I hesitate to open this can of worms again, but since we’re all already here, shall we? On Sunday, the New York Times published a piece about a group of voters that plan to support Joe Biden in next month’s election after rejecting Hillary Clinton in her race against Trump four years ago.
Where they found Clinton to be unlikeable, untrustworthy, and unappealing, they find Biden—another establishment Democrat—to embody the opposite qualities. They “identify” with the 2020 nominee; he’s a “regular guy.” They can’t put their finger on what, exactly, it is about Biden. They just like him.
“I have more faith in Joe Biden than Hillary because I like his background, where he grew up,” Dave Clawson, the Democratic treasurer of a United Steelworkers chapter in Ohio, told the Times. “He’s middle class, worked his way up. I saw her as not a very nice person. I don’t know how to explain it.”
Another Ohio voter, a retired steelworker named John Melody, put a finer point on it: “I thought the girl just wanted the job because she wanted to be the boss, that’s all,” he said.
Sexism was certainly not the sole reason Clinton lost to Trump; after all, she won the popular vote by some 2.9 million votes. But it is unreasonable to say gender bias played no role at all, considering the many sexist smears she was subject to during the race, and considering the less obviously gendered comments, like the ones quoted in Sunday’s Times story.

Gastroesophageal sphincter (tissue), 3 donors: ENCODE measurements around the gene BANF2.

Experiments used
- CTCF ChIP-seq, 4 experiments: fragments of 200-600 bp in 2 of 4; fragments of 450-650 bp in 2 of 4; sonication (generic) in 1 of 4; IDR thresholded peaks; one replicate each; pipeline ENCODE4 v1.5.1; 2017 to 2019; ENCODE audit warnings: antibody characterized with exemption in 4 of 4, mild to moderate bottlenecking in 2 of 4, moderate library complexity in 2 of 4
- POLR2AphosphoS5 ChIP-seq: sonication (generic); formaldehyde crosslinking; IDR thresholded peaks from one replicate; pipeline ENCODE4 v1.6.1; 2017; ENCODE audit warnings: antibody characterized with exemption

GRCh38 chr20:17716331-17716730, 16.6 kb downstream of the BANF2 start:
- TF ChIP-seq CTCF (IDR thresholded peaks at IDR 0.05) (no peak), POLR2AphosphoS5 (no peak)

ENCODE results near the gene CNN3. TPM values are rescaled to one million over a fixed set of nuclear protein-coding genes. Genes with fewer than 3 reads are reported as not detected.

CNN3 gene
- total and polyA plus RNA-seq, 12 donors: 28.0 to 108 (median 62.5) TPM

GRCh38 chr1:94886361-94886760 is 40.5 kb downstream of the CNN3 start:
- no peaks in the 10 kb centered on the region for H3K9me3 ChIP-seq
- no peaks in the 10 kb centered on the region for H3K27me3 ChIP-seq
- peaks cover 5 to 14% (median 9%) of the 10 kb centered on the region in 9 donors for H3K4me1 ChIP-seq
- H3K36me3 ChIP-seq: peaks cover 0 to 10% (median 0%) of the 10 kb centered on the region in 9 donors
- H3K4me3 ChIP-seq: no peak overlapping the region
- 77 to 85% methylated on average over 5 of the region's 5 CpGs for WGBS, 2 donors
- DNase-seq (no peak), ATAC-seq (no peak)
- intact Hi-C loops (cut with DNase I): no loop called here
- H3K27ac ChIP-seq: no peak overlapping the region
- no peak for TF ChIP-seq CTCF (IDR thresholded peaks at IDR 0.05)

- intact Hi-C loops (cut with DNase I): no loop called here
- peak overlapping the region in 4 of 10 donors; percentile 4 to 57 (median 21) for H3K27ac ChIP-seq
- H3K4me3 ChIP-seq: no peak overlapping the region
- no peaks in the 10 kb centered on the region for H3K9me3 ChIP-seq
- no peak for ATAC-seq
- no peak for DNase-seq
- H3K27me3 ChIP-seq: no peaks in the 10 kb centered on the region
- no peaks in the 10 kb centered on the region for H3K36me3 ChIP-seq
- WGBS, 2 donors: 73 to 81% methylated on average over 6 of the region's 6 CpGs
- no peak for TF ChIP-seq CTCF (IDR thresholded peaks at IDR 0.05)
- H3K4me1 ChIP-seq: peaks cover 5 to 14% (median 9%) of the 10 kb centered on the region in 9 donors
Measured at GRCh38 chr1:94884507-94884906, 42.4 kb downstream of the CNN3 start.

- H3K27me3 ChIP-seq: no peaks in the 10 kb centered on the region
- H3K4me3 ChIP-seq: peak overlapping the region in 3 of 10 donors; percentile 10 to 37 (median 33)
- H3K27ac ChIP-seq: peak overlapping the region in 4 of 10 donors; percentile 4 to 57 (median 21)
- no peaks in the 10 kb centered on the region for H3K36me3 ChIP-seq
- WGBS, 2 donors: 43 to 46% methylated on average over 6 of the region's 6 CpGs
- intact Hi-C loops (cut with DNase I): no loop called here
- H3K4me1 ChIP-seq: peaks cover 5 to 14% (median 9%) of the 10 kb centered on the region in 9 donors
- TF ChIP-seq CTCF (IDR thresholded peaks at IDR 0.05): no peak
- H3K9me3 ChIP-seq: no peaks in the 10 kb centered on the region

When people’s biases against women in politics are not overt, they’re often couched in words like “likable,” “relatable” or “electable,” which are almost always more readily applied to men than women. Most of us are savvier about this now, more able to recognize the prejudices that seemingly anodyne language can obfuscate.
Still, being able to identify a problem is a poor balm, especially because it often means seeing it everywhere. And when it comes to Hillary Clinton—who is nothing if not an overdetermined figure—it’s hard to know what to do with more evidence that some people were set against her for the wrong reasons.
I’m reminded of what Jezebel’s Emily Alford wrote in March after watching Hillary, Hulu’s attempt at a redemptive documentary of Clinton:
“Hillary’s target audience most likely already agrees that the real winner of the 2016 election was sexism—and a four-hour recap of those same, valid, griefs is just as infuriating and exhausting as these ideas have always been. But with no new questions, it’s also ultimately unproductive. The choir is assembled. Is there anything new to add to the sermon?